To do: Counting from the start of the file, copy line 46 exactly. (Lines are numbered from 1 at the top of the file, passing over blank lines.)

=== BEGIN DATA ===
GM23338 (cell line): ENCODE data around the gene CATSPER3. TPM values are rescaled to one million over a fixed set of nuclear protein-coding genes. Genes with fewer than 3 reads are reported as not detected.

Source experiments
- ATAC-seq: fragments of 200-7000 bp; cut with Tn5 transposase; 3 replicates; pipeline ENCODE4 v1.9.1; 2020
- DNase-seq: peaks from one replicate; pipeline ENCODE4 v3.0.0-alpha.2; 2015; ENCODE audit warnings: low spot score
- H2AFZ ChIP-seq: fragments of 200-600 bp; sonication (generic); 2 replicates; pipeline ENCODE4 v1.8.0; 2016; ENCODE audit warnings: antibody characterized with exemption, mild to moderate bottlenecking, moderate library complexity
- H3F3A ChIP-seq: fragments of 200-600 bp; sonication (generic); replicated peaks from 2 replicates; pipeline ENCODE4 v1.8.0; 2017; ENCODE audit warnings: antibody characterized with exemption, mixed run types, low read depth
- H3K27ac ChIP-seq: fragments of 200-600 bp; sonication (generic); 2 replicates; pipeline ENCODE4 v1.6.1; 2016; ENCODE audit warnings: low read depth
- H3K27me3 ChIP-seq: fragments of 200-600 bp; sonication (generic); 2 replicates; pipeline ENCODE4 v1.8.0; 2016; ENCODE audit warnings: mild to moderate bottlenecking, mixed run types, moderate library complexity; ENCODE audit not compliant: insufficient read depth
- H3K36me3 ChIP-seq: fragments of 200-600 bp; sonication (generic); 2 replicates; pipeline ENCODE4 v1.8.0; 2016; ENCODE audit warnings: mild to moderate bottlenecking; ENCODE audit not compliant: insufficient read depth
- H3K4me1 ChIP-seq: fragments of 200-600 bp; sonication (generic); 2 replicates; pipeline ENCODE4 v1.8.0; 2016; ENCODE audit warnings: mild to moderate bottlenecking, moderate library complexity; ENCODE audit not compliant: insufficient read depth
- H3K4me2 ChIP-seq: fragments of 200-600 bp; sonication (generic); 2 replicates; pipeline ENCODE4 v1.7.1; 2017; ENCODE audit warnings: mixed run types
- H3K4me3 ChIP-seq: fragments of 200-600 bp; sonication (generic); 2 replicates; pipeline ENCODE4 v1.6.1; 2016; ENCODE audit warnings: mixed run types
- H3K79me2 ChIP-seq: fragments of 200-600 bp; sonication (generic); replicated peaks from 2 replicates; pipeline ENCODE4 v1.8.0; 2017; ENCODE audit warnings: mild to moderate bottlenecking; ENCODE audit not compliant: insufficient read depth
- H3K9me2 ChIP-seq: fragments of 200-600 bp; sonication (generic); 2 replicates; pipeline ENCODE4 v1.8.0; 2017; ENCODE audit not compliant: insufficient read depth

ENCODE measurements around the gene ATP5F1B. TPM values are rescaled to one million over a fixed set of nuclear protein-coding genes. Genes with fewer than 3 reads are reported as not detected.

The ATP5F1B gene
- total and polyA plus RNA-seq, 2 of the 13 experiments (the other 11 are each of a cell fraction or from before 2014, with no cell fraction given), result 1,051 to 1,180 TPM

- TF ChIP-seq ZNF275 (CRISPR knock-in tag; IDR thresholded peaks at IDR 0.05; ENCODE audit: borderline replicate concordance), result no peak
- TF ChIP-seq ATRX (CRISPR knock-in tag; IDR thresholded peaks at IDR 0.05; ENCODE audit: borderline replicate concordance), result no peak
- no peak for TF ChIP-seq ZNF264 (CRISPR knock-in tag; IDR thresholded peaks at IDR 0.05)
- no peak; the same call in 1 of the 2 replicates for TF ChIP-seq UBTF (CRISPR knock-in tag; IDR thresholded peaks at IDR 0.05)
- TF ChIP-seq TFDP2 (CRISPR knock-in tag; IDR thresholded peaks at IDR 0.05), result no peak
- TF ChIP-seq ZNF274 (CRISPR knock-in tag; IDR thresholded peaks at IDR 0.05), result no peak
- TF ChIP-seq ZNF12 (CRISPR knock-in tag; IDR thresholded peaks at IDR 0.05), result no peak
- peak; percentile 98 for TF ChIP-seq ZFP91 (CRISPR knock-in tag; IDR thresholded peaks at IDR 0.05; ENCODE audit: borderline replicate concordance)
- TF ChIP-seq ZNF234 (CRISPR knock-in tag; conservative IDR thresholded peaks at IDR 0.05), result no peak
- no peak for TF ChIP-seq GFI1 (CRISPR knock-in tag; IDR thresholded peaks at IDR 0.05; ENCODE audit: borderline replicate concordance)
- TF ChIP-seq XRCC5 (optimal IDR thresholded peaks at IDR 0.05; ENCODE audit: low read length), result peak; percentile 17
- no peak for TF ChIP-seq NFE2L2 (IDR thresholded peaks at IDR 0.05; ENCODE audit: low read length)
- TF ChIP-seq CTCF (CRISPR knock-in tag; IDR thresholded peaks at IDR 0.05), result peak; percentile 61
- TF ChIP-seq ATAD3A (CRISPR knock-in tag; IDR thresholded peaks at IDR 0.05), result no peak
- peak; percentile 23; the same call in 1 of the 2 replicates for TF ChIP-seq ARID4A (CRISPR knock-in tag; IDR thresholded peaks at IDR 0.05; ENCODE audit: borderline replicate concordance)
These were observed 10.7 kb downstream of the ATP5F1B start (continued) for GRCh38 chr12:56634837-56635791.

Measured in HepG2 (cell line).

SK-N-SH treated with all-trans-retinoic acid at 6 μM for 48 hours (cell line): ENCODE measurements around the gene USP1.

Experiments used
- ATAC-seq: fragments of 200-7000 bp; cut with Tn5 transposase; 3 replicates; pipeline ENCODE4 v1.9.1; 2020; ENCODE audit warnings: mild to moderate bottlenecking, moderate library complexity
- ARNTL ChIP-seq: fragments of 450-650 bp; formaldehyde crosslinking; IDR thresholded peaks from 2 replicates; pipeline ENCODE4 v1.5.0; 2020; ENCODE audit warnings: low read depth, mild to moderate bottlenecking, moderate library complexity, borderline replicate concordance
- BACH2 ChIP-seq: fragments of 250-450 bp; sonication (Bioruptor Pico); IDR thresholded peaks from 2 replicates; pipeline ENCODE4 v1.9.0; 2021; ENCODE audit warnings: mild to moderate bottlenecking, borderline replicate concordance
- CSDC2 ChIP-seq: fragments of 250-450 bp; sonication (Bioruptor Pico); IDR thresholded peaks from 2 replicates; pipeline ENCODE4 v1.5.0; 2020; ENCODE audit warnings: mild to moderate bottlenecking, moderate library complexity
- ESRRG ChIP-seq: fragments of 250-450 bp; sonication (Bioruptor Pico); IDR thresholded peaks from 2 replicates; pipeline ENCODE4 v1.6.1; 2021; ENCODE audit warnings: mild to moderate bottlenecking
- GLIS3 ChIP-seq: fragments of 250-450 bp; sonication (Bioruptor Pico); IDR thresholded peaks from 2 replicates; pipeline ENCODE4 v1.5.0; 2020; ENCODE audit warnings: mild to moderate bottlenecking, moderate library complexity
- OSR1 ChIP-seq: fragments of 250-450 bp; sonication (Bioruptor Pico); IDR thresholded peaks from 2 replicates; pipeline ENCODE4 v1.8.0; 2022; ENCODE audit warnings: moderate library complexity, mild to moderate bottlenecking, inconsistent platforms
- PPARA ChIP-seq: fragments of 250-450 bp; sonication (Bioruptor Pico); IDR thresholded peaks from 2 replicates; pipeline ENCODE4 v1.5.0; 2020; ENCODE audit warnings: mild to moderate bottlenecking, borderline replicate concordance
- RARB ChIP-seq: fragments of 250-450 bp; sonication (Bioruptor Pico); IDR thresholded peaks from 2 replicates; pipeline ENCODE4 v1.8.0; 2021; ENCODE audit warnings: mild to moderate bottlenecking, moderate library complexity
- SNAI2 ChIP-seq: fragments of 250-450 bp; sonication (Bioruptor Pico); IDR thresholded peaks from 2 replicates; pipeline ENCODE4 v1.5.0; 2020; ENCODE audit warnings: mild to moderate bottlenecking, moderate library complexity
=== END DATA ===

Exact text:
- SNAI2 ChIP-seq: fragments of 250-450 bp; sonication (Bioruptor Pico); IDR thresholded peaks from 2 replicates; pipeline ENCODE4 v1.5.0; 2020; ENCODE audit warnings: mild to moderate bottlenecking, moderate library complexity